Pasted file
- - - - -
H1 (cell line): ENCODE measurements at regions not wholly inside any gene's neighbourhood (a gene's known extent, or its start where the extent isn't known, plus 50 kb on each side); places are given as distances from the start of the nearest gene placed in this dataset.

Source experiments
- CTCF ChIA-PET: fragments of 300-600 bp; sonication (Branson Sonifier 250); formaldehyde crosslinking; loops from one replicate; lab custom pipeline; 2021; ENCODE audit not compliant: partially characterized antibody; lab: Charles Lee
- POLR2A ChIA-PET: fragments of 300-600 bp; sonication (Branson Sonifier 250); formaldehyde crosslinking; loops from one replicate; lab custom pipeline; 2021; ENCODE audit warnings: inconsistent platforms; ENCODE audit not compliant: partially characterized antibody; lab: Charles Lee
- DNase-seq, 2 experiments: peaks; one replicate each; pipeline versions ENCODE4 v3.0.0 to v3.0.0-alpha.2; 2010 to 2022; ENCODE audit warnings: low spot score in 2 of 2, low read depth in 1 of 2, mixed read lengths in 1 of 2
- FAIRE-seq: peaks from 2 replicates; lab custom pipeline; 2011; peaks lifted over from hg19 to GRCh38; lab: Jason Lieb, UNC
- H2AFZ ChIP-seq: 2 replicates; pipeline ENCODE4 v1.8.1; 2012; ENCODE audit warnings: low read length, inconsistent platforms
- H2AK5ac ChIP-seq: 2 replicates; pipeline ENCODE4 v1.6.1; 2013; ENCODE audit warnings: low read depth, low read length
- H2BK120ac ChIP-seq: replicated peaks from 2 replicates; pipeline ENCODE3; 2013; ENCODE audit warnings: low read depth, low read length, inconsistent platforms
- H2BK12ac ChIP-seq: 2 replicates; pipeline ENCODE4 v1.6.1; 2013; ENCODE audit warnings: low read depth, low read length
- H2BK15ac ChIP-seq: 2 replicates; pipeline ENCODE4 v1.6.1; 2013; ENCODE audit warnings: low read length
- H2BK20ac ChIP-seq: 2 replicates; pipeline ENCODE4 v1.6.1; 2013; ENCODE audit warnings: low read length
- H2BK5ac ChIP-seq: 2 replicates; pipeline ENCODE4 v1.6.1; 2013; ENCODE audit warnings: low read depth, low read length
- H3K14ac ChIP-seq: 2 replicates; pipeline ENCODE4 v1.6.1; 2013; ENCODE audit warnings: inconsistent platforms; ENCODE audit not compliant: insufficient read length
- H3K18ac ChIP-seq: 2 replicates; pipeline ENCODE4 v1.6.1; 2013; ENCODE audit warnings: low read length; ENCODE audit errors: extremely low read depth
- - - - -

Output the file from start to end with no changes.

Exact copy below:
H1 (cell line): ENCODE measurements at regions not wholly inside any gene's neighbourhood (a gene's known extent, or its start where the extent isn't known, plus 50 kb on each side); places are given as distances from the start of the nearest gene placed in this dataset.

Source experiments
- CTCF ChIA-PET: fragments of 300-600 bp; sonication (Branson Sonifier 250); formaldehyde crosslinking; loops from one replicate; lab custom pipeline; 2021; ENCODE audit not compliant: partially characterized antibody; lab: Charles Lee
- POLR2A ChIA-PET: fragments of 300-600 bp; sonication (Branson Sonifier 250); formaldehyde crosslinking; loops from one replicate; lab custom pipeline; 2021; ENCODE audit warnings: inconsistent platforms; ENCODE audit not compliant: partially characterized antibody; lab: Charles Lee
- DNase-seq, 2 experiments: peaks; one replicate each; pipeline versions ENCODE4 v3.0.0 to v3.0.0-alpha.2; 2010 to 2022; ENCODE audit warnings: low spot score in 2 of 2, low read depth in 1 of 2, mixed read lengths in 1 of 2
- FAIRE-seq: peaks from 2 replicates; lab custom pipeline; 2011; peaks lifted over from hg19 to GRCh38; lab: Jason Lieb, UNC
- H2AFZ ChIP-seq: 2 replicates; pipeline ENCODE4 v1.8.1; 2012; ENCODE audit warnings: low read length, inconsistent platforms
- H2AK5ac ChIP-seq: 2 replicates; pipeline ENCODE4 v1.6.1; 2013; ENCODE audit warnings: low read depth, low read length
- H2BK120ac ChIP-seq: replicated peaks from 2 replicates; pipeline ENCODE3; 2013; ENCODE audit warnings: low read depth, low read length, inconsistent platforms
- H2BK12ac ChIP-seq: 2 replicates; pipeline ENCODE4 v1.6.1; 2013; ENCODE audit warnings: low read depth, low read length
- H2BK15ac ChIP-seq: 2 replicates; pipeline ENCODE4 v1.6.1; 2013; ENCODE audit warnings: low read length
- H2BK20ac ChIP-seq: 2 replicates; pipeline ENCODE4 v1.6.1; 2013; ENCODE audit warnings: low read length
- H2BK5ac ChIP-seq: 2 replicates; pipeline ENCODE4 v1.6.1; 2013; ENCODE audit warnings: low read depth, low read length
- H3K14ac ChIP-seq: 2 replicates; pipeline ENCODE4 v1.6.1; 2013; ENCODE audit warnings: inconsistent platforms; ENCODE audit not compliant: insufficient read length
- H3K18ac ChIP-seq: 2 replicates; pipeline ENCODE4 v1.6.1; 2013; ENCODE audit warnings: low read length; ENCODE audit errors: extremely low read depth